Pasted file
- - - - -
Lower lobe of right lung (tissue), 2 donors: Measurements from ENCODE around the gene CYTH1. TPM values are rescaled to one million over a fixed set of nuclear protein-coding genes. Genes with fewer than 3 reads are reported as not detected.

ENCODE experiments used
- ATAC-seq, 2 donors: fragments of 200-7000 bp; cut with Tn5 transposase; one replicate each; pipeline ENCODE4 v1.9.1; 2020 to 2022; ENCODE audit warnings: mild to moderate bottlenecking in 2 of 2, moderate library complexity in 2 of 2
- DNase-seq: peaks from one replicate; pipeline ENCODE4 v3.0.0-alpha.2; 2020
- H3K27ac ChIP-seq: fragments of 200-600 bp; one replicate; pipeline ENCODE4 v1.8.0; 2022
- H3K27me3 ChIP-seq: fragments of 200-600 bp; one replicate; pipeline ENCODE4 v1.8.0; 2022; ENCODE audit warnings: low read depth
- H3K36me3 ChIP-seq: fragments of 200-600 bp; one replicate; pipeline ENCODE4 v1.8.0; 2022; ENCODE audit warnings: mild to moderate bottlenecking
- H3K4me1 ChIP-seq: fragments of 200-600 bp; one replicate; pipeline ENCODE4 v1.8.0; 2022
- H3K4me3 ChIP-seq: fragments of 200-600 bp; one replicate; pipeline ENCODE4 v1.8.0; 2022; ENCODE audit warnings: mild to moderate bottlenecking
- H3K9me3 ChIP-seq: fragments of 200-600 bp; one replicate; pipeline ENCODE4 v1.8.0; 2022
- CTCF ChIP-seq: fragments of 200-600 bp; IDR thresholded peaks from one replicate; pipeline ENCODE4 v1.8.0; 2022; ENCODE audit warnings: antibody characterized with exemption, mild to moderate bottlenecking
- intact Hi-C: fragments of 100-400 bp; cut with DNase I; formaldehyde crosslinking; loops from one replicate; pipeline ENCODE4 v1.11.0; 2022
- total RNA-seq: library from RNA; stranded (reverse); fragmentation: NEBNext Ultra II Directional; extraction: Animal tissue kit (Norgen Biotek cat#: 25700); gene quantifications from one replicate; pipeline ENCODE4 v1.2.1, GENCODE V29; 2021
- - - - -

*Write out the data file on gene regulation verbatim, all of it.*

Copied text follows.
Lower lobe of right lung (tissue), 2 donors: Measurements from ENCODE around the gene CYTH1. TPM values are rescaled to one million over a fixed set of nuclear protein-coding genes. Genes with fewer than 3 reads are reported as not detected.

ENCODE experiments used
- ATAC-seq, 2 donors: fragments of 200-7000 bp; cut with Tn5 transposase; one replicate each; pipeline ENCODE4 v1.9.1; 2020 to 2022; ENCODE audit warnings: mild to moderate bottlenecking in 2 of 2, moderate library complexity in 2 of 2
- DNase-seq: peaks from one replicate; pipeline ENCODE4 v3.0.0-alpha.2; 2020
- H3K27ac ChIP-seq: fragments of 200-600 bp; one replicate; pipeline ENCODE4 v1.8.0; 2022
- H3K27me3 ChIP-seq: fragments of 200-600 bp; one replicate; pipeline ENCODE4 v1.8.0; 2022; ENCODE audit warnings: low read depth
- H3K36me3 ChIP-seq: fragments of 200-600 bp; one replicate; pipeline ENCODE4 v1.8.0; 2022; ENCODE audit warnings: mild to moderate bottlenecking
- H3K4me1 ChIP-seq: fragments of 200-600 bp; one replicate; pipeline ENCODE4 v1.8.0; 2022
- H3K4me3 ChIP-seq: fragments of 200-600 bp; one replicate; pipeline ENCODE4 v1.8.0; 2022; ENCODE audit warnings: mild to moderate bottlenecking
- H3K9me3 ChIP-seq: fragments of 200-600 bp; one replicate; pipeline ENCODE4 v1.8.0; 2022
- CTCF ChIP-seq: fragments of 200-600 bp; IDR thresholded peaks from one replicate; pipeline ENCODE4 v1.8.0; 2022; ENCODE audit warnings: antibody characterized with exemption, mild to moderate bottlenecking
- intact Hi-C: fragments of 100-400 bp; cut with DNase I; formaldehyde crosslinking; loops from one replicate; pipeline ENCODE4 v1.11.0; 2022
- total RNA-seq: library from RNA; stranded (reverse); fragmentation: NEBNext Ultra II Directional; extraction: Animal tissue kit (Norgen Biotek cat#: 25700); gene quantifications from one replicate; pipeline ENCODE4 v1.2.1, GENCODE V29; 2021